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US House plans to move domestic terrorism bill for a vote this week
The recent mass shootings have renewed calls for action to curb any racially-motivated acts of violence around the US. House Democrats are planning to bring the domestic terrorism bill for a vote this week.
In a report by The Hill, House Democrats are planning to move the domestic terrorism bill to the floor for a vote Tuesday, following the recent mass shooting at Buffalo, New York. Democratic House Rules Committee Chair, Rep. Jim McGovern, told reporters Monday that the panel will consider moving the Domestic Terrorism Prevention Act on Tuesday.
The House is expected to vote on the legislation this week, but it remains to be seen which day it will take place. Democratic leaders originally sought to pass the bill earlier this month through a fast-track process but scrapped the plan due to opposition from some progressive Democrats.
Democratic Rep. Brad Schneider, who drafted the bill, told reporters Monday that the bill has been modified so that its contents do not undermine First Amendment rights.
Schneider also pressed House Speaker Nancy Pelosi to schedule a vote for the bill, which would direct the FBI, and the Departments of Justice and Homeland Security to watch and monitor potential domestic terrorist activity.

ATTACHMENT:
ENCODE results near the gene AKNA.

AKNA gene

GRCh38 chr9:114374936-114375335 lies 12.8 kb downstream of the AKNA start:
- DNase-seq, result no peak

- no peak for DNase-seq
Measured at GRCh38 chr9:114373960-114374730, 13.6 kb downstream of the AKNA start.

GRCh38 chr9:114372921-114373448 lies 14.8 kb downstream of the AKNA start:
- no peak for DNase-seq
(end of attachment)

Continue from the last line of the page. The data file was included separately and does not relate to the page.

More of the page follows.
Schneider cited the recent shootings that occurred in the country, including the mass shooting in Buffalo that killed 10 people, and the shooting in Laguna Woods, California, that killed one person. 11 of the victims in the Buffalo shooting were Black, with the suspected gunman, a white male named Payton Gendron, reportedly espousing the racist “Great Replacement Theory” conspiracy.
In other related news, the House is also tackling the sudden baby formula shortage that occurred in the country. Pelosi told reporters during a news conference that following the probes by several congressional committees, indictments may have to be made.
Prior to Pelosi’s remarks, House Appropriations Committee Chair Rep. Rosa DeLauro zeroed in on the Food and Drug Administration and the baby food manufacturer Abbott Nutrition, saying that people must be held accountable. The House Oversight, Energy, and Commerce Committees also launched their respective probes into the crisis.
This comes as Abbott Nutrition closed its company in Sturgis, Michigan, after the FDA launched an investigation into the facility.
Four babies that drank the company’s formula were found to have bacterial infections and were hospitalized, two of which died. Abbott has denied wrongdoing.